Grain very often seems to be the culprit in behaviour and health problems with horses. Sunflower oil is good if you need to bump up the calories without getting the bad behaviour that grains seem to cause.
If a horse is getting  a lot of work then they might need grains but a lot of horses spend most days doing virtually nothing apart from standing around so they really don't need calorie dense food like grains. Horses should be eating low calorie food all day without long breaks of not eating. It's not good for horses to have periods through the day where they have no food. That's when they can get problems with colic and EGUS.
Hay pellets are a quite good low calorie dried food that can be soaked in water before being given to the horse.

 
Susanna de Villareal-Quintela
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Warren David wrote:
Horses should be eating low calorie food all day without long breaks of not eating.


I agree but I do acknowledge not everyone is able to provide constant forage.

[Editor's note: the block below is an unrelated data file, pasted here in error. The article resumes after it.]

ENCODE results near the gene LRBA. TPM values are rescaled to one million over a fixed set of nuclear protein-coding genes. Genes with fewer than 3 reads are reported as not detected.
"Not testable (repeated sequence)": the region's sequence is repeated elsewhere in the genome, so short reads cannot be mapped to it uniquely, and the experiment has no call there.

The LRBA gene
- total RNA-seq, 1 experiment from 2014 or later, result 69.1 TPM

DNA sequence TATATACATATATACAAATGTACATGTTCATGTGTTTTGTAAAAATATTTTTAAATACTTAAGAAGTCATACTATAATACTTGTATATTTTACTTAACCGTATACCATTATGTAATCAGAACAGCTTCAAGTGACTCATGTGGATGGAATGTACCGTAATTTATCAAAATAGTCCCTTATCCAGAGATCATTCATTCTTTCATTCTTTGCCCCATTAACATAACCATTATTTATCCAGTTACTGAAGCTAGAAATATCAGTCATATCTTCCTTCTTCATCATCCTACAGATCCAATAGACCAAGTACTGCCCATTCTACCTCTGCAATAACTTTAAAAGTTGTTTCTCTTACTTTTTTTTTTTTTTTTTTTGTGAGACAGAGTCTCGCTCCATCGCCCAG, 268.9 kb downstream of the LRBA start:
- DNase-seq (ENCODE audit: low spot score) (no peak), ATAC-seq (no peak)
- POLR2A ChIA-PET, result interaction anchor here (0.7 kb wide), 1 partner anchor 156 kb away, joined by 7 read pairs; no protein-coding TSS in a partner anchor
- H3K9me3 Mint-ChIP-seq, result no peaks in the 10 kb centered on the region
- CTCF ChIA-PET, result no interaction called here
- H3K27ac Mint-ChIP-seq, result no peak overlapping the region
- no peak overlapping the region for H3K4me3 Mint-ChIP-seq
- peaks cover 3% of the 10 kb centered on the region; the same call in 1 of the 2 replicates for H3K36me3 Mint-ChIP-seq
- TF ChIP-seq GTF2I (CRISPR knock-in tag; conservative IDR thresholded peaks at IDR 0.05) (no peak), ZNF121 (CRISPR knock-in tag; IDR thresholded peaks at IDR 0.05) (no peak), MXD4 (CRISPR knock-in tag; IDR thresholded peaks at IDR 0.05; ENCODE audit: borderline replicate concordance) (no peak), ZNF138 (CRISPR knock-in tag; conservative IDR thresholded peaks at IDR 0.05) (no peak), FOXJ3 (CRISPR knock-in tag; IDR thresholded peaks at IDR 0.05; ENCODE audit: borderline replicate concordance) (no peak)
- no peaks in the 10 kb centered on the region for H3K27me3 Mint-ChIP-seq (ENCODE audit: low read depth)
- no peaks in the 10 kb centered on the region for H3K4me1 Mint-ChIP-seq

My winter hay is a clean but stemmy first cut grass-hay that I feed free choice.  I do have some waste but not much because my schedule allows me to put it out often.  My horses, also, seem to drink more water when I feed stemmier hay than when I feed a soft first/second cut. 

So far, I haven't had an issue with colic.
 
Warren David
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Suzanne Reiner wrote:
I agree but I do acknowledge not everyone is able to provide constant forage. 
Yes well I acknowledge that too. I don't understand why you think I don't? I mentioned that the horses should be eating low calorie food all day because it is an important point that helps people understand why their horses are getting problems with colic and EGUS.
 
Lisa Paulson